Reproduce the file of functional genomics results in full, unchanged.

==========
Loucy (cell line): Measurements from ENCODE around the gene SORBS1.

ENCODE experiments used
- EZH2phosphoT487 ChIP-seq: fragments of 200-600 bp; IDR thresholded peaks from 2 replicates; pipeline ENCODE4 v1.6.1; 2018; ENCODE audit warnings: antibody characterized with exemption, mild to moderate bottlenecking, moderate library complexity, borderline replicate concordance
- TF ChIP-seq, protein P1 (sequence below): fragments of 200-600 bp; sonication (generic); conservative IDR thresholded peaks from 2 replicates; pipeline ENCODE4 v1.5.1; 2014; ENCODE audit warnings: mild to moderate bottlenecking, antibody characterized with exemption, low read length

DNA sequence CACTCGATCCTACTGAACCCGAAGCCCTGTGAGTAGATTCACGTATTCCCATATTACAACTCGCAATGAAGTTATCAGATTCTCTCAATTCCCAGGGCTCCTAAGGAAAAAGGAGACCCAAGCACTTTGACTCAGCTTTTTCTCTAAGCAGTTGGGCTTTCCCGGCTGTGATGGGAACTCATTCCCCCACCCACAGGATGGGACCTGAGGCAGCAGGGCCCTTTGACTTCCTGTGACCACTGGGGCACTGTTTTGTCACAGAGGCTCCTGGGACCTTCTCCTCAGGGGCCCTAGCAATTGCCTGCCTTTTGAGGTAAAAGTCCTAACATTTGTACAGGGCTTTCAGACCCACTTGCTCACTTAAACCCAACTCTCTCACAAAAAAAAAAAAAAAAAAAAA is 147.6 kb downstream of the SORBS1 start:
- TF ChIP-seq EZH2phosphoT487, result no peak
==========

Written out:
Loucy (cell line): Measurements from ENCODE around the gene SORBS1.

ENCODE experiments used
- EZH2phosphoT487 ChIP-seq: fragments of 200-600 bp; IDR thresholded peaks from 2 replicates; pipeline ENCODE4 v1.6.1; 2018; ENCODE audit warnings: antibody characterized with exemption, mild to moderate bottlenecking, moderate library complexity, borderline replicate concordance
- TF ChIP-seq, protein P1 (sequence below): fragments of 200-600 bp; sonication (generic); conservative IDR thresholded peaks from 2 replicates; pipeline ENCODE4 v1.5.1; 2014; ENCODE audit warnings: mild to moderate bottlenecking, antibody characterized with exemption, low read length

DNA sequence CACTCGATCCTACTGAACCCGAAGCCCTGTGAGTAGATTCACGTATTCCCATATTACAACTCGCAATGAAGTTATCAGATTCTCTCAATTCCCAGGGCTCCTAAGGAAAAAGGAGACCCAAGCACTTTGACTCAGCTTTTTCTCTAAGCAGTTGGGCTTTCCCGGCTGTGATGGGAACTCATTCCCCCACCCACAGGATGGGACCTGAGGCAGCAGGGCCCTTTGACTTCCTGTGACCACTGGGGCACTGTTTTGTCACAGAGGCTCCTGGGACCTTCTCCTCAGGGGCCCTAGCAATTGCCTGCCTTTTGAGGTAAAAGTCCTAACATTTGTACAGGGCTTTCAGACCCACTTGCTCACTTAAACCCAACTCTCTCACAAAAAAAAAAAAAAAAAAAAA is 147.6 kb downstream of the SORBS1 start:
- TF ChIP-seq EZH2phosphoT487, result no peak